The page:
This week's book giveaway is in the OCAJP 8 forum. We're giving away four copies of OCA Java SE 8 Programmer I Study Guide and have Edward Finegan & Robert Liguori on-line! See this thread for details.
So when you override a method using the polymorphism of, per your example: Base b = new Derived(); b.foo();// foo has to be defined in Base!
Here's the confusion (conquer this and you'll have it!): The reference variable (in this case the Base or Super) provides for what method CAN be called. So you have to have it defined or implemented in the Base or Interface. However, IF IT IS defined in the base/super class, it's the object instance that's being pointed to (in your case the subclass) that will be the method ran. So it's a bit confusing because the reference decides if the method is allowed while the object BEING referenced determines which code will run (after it passes the first condition of being available). And of course this is easier if I try to code it for you:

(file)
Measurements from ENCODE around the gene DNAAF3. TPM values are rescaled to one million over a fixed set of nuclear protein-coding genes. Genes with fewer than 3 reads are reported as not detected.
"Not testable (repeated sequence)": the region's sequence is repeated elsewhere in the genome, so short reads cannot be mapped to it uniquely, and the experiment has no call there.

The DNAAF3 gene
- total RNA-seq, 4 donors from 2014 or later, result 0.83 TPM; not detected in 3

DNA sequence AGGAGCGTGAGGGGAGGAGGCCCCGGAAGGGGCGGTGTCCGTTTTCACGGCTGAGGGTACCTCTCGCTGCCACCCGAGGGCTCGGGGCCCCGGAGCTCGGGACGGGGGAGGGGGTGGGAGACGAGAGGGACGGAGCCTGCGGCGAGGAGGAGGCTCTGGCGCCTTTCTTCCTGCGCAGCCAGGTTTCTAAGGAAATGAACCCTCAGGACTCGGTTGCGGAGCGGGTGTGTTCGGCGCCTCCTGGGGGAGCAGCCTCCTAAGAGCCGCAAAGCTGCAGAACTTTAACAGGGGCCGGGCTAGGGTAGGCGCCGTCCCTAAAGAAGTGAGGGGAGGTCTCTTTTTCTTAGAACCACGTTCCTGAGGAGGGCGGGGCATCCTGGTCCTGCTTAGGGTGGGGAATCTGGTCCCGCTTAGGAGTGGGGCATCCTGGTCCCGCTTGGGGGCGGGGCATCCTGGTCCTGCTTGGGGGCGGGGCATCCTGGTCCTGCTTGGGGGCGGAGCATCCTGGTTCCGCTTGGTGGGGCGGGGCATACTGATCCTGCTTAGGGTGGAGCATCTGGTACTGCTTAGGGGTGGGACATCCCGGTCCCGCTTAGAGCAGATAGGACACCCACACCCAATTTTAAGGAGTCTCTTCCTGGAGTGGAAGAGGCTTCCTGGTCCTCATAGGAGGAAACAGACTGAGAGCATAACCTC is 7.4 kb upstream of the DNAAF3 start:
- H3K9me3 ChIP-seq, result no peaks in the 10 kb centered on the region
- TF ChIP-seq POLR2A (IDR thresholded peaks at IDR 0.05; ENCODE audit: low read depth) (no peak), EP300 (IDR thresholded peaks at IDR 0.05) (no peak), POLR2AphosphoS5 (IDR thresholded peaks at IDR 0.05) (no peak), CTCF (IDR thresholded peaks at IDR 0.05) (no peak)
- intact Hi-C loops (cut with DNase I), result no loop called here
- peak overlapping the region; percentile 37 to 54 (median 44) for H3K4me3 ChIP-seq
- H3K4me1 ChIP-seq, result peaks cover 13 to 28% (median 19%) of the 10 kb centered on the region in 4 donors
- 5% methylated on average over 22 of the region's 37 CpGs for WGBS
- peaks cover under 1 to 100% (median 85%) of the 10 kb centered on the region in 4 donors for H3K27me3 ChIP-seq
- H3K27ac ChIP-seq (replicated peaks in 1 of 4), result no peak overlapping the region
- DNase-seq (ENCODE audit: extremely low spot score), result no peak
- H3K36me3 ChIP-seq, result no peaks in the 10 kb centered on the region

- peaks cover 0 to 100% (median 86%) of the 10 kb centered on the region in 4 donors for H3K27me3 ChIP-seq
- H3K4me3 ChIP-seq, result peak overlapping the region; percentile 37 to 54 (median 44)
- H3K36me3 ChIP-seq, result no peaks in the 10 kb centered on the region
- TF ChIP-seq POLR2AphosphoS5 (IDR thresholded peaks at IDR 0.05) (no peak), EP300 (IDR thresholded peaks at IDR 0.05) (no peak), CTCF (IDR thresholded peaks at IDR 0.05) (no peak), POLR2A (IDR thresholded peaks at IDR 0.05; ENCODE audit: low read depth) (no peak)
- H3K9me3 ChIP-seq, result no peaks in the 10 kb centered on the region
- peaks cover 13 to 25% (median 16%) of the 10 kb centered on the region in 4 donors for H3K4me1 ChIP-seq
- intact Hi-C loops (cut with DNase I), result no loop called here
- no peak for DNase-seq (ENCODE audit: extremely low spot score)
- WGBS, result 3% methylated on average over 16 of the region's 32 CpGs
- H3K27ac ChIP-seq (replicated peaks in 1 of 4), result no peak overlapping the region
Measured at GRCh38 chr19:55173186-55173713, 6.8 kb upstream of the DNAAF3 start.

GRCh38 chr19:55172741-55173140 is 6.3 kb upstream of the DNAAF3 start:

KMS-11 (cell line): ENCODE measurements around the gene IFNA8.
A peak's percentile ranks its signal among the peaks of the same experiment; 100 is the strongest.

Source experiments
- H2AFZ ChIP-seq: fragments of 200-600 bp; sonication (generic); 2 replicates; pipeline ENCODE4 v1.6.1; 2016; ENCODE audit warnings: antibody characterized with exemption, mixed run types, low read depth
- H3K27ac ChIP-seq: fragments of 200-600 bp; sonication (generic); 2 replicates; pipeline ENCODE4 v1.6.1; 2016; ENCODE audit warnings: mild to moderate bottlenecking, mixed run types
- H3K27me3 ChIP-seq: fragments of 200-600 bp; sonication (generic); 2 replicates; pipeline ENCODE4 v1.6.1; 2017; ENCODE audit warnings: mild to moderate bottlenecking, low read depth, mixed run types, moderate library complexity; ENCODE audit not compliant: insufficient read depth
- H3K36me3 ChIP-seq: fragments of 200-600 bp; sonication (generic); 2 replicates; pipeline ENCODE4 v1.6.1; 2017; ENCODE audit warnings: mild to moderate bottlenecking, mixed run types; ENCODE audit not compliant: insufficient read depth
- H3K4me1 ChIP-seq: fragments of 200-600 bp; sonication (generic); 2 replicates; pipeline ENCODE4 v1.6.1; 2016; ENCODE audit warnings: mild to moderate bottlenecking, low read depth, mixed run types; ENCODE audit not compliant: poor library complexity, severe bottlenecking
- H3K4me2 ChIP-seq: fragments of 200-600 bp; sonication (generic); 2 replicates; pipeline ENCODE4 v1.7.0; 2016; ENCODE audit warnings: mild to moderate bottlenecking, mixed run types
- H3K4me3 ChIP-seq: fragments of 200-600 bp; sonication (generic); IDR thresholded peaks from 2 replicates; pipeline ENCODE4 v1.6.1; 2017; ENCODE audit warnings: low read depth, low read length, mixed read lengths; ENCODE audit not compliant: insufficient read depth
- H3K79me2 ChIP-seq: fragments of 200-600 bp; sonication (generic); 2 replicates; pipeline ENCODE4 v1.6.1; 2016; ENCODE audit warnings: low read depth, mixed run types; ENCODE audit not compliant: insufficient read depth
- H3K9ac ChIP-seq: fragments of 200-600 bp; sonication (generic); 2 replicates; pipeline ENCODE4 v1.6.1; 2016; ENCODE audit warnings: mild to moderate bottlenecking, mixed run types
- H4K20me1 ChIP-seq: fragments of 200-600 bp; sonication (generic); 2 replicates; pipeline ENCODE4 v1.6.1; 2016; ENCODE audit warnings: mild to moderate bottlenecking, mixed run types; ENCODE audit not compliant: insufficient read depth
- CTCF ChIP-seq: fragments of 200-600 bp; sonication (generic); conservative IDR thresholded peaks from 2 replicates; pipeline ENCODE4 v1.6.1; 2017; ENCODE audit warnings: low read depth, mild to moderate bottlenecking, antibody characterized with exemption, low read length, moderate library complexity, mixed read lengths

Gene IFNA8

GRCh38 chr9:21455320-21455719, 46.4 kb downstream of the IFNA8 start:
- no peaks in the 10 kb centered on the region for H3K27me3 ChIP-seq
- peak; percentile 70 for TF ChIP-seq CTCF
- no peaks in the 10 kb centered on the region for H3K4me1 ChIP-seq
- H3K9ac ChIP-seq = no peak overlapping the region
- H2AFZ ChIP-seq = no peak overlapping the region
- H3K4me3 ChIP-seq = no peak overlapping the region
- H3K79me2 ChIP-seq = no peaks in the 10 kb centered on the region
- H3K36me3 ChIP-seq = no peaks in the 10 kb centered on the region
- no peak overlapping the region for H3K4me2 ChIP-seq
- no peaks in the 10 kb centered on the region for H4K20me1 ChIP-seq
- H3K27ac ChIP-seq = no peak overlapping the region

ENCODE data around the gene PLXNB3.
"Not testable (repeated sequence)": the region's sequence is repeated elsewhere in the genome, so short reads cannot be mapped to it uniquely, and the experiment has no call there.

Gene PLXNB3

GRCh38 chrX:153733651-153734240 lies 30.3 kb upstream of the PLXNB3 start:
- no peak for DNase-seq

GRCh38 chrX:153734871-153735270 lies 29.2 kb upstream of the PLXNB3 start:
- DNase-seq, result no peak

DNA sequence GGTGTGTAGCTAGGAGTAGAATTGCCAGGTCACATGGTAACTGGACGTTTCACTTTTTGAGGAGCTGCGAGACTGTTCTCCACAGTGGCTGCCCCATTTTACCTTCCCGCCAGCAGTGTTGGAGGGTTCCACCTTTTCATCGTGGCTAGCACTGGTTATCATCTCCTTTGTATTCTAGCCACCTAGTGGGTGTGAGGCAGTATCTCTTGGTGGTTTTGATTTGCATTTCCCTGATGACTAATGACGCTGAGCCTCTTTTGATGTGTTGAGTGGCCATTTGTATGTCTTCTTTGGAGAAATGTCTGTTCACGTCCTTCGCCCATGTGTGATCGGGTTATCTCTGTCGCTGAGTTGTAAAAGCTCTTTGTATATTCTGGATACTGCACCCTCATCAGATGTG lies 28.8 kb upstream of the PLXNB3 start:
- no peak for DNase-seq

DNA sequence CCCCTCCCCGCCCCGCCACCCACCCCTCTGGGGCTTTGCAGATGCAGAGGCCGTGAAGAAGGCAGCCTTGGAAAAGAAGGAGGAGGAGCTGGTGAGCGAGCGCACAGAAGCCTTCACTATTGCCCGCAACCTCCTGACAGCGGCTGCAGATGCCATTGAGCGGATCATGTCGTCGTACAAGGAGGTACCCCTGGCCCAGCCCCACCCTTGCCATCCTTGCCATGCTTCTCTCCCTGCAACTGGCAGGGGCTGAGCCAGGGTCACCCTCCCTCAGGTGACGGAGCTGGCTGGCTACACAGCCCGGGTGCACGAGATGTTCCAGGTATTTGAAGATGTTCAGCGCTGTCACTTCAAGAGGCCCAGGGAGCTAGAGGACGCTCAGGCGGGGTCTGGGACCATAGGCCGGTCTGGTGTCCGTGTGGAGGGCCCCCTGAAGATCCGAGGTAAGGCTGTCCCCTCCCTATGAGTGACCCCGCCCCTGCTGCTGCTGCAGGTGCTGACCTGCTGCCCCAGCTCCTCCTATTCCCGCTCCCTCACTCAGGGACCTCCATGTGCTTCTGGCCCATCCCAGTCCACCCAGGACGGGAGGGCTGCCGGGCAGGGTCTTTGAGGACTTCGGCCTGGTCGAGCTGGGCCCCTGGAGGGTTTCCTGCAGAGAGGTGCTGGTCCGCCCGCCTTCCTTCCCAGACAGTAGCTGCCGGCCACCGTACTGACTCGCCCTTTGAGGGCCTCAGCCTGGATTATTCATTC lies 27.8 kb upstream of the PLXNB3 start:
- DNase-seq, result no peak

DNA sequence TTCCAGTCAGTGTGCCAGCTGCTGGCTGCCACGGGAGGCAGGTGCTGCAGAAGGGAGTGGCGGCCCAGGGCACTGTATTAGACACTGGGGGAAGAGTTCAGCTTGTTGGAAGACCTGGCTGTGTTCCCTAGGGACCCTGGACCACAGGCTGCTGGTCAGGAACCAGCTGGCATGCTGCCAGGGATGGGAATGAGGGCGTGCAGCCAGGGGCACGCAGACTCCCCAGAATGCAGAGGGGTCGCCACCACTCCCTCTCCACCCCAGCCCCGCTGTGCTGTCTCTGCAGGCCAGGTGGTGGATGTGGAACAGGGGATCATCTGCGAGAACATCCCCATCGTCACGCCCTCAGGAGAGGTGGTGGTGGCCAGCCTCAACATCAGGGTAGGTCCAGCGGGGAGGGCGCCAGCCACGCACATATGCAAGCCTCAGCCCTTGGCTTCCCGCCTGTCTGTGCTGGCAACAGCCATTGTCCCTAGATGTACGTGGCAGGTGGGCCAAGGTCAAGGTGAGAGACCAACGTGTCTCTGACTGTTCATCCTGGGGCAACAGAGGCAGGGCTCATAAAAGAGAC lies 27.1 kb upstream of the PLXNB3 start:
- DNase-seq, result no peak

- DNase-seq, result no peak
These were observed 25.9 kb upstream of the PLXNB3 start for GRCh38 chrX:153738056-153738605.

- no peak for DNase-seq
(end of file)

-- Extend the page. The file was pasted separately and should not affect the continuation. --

I did the code off the top of my head so there my be a mistake but the fact is that you have to define a method in the Super/Base/Parent for you to actually be overriding anything in the Sub/Derived/Child. In your example, you actually have a method that is unique to the child class so no overriding is even taking place. Ok, I've described this about as many ways as I can think...let me know if it's making sense now